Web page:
Tetris, news consumption, data streams

9 08 2009

On the eve of Tetris’ 25th birthday, Max Kalehoff blogged:

One of the most innovative and addictive aspects of Tetris is the perpetual, intensifying stream of bricks the player must align without spaces. In fact, this very element foreshadowed how we now consume most news content and personal status updates on the Web: in reverse chronological streams. Tetris’s layers of bricks fall with greater speed and complexity as you master the ability to arrange them in straight, crumbling rows. That is not unlike news feeds and status updates that funnel into your desktop and mobile interfaces, intensifying as your ability to sort and digest them increases.

Max has a point: while my gaming life never made it past Tetris (bar Street Fighter and Shinobi), “reverse chronological (data) streams” just about sums up how I  consume my Twitter and Facebook news updates.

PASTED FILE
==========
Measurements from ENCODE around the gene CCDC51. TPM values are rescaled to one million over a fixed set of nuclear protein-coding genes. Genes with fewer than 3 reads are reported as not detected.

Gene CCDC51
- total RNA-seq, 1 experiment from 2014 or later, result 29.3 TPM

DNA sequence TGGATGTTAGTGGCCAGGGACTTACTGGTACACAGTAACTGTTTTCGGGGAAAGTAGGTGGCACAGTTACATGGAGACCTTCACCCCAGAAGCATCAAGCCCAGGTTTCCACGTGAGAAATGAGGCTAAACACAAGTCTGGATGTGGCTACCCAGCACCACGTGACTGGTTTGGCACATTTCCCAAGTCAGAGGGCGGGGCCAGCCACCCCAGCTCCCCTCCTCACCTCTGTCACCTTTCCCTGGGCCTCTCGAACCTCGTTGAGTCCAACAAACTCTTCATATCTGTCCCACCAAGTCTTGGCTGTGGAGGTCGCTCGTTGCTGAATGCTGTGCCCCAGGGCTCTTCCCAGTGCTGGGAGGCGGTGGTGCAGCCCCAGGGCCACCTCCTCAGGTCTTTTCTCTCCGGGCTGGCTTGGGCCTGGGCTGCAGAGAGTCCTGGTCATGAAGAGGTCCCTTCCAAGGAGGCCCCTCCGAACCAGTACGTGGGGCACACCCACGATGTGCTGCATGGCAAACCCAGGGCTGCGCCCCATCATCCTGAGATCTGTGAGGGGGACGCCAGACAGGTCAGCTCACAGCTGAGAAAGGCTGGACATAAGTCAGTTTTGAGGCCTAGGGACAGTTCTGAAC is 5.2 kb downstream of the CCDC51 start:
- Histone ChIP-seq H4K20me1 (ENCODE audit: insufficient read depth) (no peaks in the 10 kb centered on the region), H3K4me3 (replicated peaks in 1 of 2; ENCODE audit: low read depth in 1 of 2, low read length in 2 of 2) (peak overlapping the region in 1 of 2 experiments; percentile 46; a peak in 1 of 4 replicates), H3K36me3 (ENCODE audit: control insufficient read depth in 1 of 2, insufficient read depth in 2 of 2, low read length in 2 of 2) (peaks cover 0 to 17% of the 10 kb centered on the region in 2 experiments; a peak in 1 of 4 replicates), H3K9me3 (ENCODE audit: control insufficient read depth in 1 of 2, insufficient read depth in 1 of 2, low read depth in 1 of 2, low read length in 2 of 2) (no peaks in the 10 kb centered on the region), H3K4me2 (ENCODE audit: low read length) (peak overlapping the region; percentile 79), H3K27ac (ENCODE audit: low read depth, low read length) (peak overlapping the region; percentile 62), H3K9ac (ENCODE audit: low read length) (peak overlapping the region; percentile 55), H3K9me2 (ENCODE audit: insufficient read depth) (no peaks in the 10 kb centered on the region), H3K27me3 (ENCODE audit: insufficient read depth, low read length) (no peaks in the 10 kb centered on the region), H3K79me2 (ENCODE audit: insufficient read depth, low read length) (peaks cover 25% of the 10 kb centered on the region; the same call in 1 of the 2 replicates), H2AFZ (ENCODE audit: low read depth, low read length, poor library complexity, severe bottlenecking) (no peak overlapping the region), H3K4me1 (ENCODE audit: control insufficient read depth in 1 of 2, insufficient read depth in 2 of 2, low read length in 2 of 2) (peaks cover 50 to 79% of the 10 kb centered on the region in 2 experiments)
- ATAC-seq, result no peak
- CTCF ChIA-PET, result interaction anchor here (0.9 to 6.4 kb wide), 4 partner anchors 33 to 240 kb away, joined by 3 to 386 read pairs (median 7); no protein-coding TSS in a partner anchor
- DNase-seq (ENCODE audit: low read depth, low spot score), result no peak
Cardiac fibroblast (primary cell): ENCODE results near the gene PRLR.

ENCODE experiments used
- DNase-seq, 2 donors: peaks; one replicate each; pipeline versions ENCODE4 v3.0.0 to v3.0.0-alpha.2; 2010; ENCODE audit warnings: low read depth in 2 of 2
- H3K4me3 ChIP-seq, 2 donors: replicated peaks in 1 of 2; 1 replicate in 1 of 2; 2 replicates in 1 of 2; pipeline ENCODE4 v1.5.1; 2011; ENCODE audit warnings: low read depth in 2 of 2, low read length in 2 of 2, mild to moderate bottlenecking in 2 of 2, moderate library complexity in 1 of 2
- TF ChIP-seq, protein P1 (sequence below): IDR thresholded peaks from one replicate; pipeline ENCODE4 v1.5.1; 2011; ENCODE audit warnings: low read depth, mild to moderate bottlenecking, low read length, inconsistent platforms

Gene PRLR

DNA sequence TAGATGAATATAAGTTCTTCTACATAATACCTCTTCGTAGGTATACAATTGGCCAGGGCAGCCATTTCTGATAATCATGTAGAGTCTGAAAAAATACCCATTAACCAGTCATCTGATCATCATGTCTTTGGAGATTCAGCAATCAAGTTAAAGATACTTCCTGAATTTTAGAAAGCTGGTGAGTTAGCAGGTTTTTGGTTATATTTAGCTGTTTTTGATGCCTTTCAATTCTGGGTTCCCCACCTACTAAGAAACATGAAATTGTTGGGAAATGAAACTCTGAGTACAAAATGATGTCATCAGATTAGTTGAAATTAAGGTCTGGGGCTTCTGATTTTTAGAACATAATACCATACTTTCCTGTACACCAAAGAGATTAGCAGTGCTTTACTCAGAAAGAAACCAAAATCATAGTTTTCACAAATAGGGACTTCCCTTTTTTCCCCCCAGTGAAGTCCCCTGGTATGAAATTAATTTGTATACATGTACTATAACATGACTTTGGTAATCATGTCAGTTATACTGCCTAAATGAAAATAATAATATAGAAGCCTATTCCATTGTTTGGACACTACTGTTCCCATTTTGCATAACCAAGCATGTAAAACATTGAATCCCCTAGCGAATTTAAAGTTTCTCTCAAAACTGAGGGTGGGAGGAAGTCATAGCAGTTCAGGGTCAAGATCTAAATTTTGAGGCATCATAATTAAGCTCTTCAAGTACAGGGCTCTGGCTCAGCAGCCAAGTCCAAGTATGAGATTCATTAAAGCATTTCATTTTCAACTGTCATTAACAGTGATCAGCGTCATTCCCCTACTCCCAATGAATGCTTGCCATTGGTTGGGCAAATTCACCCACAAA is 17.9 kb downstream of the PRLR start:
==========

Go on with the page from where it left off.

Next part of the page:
From the telegraph: The game was created by a 29-year-old Russian programmer called Alexey Pajitnov, who said he knew he had devised a hit game when he could not stop playing it. Now, a quarter of a century later, the game has sold more than 70 million copies around the world and is still going strong

From the Telegraph: "The game was created by a 29-year-old Russian programmer called Alexey Pajitnov, who said he knew he had devised a hit game when he could not stop playing it. Now, a quarter of a century later, the game has sold more than 70 million copies around the world and is still going strong"


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